by Peter Levenstrong
“‘Till the world turns upside down.
I imagine death so much it feels more like a memory.
This is where it gets me,
On my feet, the enemy ahead of me.
If this is the end of me,
At least I have a friend with me.
Weapon in my head,
In command of my men with me.”
The above lyrics, taken from Lin Manuel Miranda’s hit Broadway musical Hamilton, are not Scripture. But they could be.
Not only are there strong parallels between Paul’s missionary work and the situation described by Alexander Hamilton, the lyrics are actually inspired, albeit indirectly (by way of the English ballad played at the English’s defeat) by today’s reading from Acts. In the story, Paul and Silas arrive in Thessalonica to preach the Good News. The similarities between the two are so clear that I can imagine Paul singing the words to himself.
There were numerous times when Paul imagined his own death. He wrote about it extensively in his second letter to the Corinthians. Yet, despite doubts and fears, Paul pressed on. He stood on his feet and faced the enemy, his friends by his side. His only weapon was the Word of God. He wrote powerfully to the Ephesians how Christians are to put on the whole armor of God: the belt of truth, the breastplate of righteousness, the shield of faith, the helmet of salvation, and “the sword of the Spirit, which is the word of God.”
This song has become especially meaningful to me in the past couple of weeks for an entirely separate reason. Just after the lyrics I quoted above, the song continues:
Then I remember my Eliza’s expecting me,
Not only that, my Eliza’s expecting.
You gotta go,
Gotta get the job done,
Gotta start a new nation,
Gotta meet my son.
It just so happens that, for reasons unrelated to these lyrics, I found myself singing these lyrics to my pregnant wife the day before she gave birth to our first child, a boy. Since then, the words have stayed with me in my mind throughout the past two weeks.
In Hamilton’s life, the birth of the US as a nation, and the birth of his own son were two moments that changed his outlook on life, coloring everything he did in the time that led up to them, and changed his life forever after.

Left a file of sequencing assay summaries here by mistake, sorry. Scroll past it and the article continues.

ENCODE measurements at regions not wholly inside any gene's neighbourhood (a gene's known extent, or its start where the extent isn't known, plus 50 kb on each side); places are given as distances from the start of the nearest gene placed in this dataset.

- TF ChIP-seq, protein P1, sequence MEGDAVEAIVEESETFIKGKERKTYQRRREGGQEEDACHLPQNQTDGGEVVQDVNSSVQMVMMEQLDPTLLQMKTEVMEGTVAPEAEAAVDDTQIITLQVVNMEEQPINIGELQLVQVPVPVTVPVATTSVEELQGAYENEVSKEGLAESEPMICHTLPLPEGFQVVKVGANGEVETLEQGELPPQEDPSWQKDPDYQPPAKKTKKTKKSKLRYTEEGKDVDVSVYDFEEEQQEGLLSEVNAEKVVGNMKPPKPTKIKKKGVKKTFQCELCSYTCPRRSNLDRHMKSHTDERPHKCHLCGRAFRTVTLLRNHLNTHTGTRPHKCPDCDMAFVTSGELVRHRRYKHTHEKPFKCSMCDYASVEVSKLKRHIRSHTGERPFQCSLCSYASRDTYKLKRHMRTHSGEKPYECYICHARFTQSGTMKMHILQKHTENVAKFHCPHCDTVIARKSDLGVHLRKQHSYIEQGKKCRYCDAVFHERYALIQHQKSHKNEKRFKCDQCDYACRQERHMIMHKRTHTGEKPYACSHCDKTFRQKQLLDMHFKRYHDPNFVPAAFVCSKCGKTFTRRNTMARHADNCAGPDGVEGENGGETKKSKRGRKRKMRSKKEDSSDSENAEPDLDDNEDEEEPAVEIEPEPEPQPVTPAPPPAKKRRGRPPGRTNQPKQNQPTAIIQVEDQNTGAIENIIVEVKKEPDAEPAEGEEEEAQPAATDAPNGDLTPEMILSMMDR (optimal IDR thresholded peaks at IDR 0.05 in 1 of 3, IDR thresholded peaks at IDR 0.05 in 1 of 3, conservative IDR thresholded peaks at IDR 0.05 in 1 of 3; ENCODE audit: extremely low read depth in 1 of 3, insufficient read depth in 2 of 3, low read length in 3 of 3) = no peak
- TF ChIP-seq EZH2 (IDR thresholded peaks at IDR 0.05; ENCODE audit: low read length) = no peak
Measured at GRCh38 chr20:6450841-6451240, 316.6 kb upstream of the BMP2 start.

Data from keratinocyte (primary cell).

In my own life, the birth of my son, who sleeps on a pillow in my lap as I write this, will undoubtedly affect me similarly. And rest assured, though no swords were drawn, I witnessed my wife doing major battle while in labor.
In Paul’s life, he knew he was witnessing the birth of a new kind of nation, a race of people called Christians, so much so that he often referred to them as his children.
My question is this: why is it so easy to let ourselves be defined by nation and family, but so hard to let ourselves be defined by our faith in the risen Christ?
Nation and family are two powerful identities and motivators for us. They impact decisions we make, and how we negotiate the relationships in our lives. For more liberal Christians, who value inclusion & diversity over religious bigotry, the perennial challenge is how do we hold onto those values while nevertheless retaining a sense that our lives are defined by our faith?
I will refrain from offering examples of how to do such a thing, because it becomes all too easy to read and simply nod “yes!” in agreement and move on with our day. Truly, if our faith is going to become the defining characteristic of our lives, then we must each take the time in personal reflection and prayer, to come to a deeper understanding of what God’s call for each one of us is in this life.
Peter Levenstrong is Associate Rector at St. Gregory of Nyssa Episcopal Church in San Francisco. Having grown up non-religious, he enjoys bringing “a fresh pair of eyes” to explore the Christian tradition, and is particularly interested in the intersection of faith and justice. You can find more of his sermons at https://peterlevenstrong.wordpress.com/